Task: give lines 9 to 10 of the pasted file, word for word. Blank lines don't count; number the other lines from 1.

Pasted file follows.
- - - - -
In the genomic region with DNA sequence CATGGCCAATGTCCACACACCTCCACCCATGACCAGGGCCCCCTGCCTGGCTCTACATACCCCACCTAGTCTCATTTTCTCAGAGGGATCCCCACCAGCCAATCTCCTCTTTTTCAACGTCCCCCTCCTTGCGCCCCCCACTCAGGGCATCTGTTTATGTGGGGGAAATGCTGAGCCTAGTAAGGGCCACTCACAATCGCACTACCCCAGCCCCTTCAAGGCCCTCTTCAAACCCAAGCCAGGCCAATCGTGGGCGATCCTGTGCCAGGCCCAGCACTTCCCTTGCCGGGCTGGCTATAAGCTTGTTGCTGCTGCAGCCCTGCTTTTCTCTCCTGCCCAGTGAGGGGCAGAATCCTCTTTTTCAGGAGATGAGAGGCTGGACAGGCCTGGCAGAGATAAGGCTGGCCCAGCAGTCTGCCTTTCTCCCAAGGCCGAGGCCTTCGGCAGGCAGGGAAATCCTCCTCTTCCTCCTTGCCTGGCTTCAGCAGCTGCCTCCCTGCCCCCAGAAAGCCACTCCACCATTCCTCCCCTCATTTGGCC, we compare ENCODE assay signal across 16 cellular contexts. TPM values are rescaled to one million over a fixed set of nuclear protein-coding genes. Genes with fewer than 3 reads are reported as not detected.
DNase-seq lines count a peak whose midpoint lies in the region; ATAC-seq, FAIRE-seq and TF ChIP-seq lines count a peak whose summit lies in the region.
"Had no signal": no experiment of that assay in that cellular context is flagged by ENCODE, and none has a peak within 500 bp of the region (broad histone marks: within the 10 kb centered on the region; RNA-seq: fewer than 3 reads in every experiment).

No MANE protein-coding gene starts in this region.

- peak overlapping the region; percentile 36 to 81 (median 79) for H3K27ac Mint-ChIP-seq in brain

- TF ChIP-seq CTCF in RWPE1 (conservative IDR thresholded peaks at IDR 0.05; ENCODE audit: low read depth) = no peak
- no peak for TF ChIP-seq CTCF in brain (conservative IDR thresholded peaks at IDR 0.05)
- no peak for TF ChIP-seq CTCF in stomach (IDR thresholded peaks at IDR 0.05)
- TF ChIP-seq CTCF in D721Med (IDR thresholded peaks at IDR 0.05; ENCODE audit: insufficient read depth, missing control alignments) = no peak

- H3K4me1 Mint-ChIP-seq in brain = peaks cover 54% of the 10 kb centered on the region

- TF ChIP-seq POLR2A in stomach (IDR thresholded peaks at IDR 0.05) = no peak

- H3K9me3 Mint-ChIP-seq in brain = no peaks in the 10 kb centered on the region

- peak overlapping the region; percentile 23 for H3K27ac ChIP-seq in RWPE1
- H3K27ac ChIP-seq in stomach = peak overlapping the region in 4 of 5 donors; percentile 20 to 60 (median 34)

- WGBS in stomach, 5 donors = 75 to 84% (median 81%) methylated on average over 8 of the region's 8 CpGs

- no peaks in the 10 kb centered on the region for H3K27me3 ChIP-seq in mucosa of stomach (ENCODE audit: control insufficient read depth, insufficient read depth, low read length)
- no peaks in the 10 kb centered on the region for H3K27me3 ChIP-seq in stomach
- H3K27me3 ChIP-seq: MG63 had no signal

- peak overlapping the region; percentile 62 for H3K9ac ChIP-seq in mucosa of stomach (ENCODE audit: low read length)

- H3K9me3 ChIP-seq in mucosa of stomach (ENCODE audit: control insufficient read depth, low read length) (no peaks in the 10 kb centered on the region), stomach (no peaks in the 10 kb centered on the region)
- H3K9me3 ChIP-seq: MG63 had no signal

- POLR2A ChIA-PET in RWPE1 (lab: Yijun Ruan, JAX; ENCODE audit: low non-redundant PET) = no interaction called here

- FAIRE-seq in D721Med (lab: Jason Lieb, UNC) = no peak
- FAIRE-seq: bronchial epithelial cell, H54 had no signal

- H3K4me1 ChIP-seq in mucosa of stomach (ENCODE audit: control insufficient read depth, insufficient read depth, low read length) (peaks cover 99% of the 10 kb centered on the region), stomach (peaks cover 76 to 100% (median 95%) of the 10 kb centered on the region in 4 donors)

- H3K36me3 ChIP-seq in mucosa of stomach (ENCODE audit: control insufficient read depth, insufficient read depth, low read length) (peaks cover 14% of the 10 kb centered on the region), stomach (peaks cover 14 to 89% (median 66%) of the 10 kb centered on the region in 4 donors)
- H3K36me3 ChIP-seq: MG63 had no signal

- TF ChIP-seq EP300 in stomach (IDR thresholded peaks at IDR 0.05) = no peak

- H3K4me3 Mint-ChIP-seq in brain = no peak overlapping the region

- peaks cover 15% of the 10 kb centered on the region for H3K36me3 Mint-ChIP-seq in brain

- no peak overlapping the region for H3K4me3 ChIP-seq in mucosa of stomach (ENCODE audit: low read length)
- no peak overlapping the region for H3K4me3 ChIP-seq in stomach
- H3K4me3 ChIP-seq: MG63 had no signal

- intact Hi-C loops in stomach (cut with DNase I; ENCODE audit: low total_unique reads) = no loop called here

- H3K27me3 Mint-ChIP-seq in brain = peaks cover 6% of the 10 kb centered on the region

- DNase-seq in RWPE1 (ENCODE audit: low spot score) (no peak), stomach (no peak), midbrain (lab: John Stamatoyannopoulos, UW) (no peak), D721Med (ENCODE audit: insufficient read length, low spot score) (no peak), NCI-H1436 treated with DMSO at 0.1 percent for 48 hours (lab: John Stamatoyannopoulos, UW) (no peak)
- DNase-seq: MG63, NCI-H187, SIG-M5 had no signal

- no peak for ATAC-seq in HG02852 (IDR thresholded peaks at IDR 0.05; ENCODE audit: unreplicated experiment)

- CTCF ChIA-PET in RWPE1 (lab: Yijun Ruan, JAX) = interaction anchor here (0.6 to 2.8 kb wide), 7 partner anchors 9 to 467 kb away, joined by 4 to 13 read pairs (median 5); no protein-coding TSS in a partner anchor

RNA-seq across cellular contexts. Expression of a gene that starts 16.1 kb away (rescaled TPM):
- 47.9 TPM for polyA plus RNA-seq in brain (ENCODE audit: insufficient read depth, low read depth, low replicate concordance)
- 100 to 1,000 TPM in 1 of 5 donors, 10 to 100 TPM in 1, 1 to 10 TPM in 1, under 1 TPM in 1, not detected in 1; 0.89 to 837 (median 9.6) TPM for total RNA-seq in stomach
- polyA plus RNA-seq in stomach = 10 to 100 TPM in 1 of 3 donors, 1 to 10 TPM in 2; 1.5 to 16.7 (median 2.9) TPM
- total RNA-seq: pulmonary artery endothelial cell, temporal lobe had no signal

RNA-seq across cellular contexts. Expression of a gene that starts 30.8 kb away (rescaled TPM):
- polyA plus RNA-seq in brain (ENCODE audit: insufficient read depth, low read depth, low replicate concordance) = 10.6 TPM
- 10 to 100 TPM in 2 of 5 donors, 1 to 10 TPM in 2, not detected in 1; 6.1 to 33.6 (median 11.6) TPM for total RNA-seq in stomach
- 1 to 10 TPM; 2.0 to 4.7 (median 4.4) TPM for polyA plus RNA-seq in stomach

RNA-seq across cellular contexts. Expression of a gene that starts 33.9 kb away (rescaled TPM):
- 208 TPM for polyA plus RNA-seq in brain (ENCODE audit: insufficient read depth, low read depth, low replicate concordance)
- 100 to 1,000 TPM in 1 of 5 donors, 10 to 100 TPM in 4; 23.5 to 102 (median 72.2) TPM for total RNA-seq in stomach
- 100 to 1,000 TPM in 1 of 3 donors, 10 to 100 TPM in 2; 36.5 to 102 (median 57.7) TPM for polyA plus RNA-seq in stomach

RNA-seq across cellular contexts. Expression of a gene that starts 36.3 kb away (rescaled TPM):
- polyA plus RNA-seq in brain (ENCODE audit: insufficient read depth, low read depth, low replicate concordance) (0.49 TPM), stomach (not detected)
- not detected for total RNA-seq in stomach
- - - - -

- TF ChIP-seq CTCF in D721Med (IDR thresholded peaks at IDR 0.05; ENCODE audit: insufficient read depth, missing control alignments) = no peak

- H3K4me1 Mint-ChIP-seq in brain = peaks cover 54% of the 10 kb centered on the region